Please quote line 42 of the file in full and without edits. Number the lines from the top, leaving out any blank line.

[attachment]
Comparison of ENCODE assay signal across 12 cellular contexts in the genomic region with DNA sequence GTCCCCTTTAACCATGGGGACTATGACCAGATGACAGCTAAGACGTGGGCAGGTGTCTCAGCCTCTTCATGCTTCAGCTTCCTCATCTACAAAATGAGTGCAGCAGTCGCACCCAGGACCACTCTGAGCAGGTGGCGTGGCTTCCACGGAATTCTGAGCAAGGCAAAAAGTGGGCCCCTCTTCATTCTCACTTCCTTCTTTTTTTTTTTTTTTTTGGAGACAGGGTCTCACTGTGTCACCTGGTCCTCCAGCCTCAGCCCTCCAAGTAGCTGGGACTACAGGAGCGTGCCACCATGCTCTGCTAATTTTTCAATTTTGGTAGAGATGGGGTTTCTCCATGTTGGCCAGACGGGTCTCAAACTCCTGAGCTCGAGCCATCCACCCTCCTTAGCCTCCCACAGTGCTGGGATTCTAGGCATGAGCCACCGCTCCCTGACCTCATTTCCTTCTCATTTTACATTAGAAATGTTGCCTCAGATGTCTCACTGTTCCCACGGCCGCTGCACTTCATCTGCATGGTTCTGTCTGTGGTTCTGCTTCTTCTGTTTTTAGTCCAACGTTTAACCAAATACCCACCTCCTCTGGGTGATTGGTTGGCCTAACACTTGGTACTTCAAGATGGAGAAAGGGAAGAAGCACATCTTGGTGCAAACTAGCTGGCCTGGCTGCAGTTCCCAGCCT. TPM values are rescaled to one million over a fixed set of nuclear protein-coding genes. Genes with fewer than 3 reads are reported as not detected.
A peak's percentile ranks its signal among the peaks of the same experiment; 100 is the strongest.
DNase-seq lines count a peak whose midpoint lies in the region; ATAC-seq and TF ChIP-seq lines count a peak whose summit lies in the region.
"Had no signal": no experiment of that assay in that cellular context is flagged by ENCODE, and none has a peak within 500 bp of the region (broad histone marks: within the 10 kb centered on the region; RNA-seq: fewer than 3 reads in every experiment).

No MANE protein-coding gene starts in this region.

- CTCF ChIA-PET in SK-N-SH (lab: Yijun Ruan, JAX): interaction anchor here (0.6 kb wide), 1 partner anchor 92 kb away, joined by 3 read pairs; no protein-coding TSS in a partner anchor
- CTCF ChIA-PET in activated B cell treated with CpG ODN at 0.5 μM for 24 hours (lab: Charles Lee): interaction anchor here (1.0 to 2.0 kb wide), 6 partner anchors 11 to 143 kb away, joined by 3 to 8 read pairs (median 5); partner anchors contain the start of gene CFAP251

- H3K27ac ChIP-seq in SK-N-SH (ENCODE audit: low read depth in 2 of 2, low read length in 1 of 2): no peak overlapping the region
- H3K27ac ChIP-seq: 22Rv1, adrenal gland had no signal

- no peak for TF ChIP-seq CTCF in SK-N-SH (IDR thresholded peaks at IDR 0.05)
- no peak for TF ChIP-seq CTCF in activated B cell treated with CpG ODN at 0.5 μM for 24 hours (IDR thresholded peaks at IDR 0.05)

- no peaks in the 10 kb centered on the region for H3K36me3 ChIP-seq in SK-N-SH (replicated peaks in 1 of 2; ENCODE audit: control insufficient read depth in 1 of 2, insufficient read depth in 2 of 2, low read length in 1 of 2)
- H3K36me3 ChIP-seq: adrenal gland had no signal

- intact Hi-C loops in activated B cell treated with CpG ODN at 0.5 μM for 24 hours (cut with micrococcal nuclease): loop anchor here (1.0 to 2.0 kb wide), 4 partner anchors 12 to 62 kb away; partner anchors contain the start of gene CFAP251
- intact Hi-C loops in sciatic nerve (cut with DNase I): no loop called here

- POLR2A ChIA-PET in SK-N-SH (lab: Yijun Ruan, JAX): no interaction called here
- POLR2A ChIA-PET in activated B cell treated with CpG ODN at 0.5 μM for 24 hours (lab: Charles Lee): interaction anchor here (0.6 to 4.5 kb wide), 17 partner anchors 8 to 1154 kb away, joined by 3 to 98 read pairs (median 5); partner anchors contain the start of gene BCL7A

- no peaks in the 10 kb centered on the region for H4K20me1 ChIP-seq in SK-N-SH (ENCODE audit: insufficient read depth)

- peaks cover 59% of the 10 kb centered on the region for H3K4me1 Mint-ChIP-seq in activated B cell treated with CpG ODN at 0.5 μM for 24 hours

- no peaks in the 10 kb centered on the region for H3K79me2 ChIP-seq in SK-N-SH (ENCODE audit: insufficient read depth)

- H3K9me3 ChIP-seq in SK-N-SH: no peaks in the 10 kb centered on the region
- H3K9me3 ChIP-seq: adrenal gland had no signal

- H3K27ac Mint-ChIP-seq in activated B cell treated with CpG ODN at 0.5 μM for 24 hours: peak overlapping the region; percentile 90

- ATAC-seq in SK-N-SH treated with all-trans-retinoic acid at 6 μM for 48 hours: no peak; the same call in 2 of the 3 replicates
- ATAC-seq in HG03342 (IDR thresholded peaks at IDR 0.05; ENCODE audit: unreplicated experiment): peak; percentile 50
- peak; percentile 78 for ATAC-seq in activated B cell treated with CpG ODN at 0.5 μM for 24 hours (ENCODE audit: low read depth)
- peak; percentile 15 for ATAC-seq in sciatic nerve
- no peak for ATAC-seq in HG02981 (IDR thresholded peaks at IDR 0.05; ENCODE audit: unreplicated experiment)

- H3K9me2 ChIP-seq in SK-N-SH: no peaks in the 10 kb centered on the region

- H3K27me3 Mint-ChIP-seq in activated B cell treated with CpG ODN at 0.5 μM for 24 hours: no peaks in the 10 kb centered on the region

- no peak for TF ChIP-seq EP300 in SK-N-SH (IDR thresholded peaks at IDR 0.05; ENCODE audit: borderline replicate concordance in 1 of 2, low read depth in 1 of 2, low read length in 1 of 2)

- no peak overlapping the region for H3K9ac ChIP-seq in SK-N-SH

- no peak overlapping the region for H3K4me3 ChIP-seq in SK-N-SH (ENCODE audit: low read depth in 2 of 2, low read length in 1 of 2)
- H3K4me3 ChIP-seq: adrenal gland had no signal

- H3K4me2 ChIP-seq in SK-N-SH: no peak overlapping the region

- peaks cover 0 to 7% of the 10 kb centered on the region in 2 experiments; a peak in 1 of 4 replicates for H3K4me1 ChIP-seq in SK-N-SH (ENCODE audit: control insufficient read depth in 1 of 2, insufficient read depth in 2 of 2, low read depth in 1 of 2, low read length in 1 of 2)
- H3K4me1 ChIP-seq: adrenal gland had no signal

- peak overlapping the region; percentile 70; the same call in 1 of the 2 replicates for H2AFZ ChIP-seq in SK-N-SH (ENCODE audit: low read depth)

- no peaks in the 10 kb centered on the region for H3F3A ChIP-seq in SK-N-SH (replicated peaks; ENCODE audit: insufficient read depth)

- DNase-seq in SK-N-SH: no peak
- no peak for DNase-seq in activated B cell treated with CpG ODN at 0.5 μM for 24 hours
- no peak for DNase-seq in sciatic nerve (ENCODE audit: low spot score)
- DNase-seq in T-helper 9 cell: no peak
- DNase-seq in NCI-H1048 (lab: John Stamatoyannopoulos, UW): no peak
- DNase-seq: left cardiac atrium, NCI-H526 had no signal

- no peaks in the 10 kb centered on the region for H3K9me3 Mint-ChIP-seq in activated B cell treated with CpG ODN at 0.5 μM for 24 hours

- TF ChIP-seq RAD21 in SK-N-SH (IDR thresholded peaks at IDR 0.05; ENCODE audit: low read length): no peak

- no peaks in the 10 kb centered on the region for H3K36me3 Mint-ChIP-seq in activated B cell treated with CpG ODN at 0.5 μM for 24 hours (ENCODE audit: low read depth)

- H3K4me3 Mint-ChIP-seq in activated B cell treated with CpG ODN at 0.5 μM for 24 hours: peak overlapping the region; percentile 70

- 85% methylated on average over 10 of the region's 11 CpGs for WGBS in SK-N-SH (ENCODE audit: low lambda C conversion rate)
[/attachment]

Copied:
- no peak for DNase-seq in sciatic nerve (ENCODE audit: low spot score)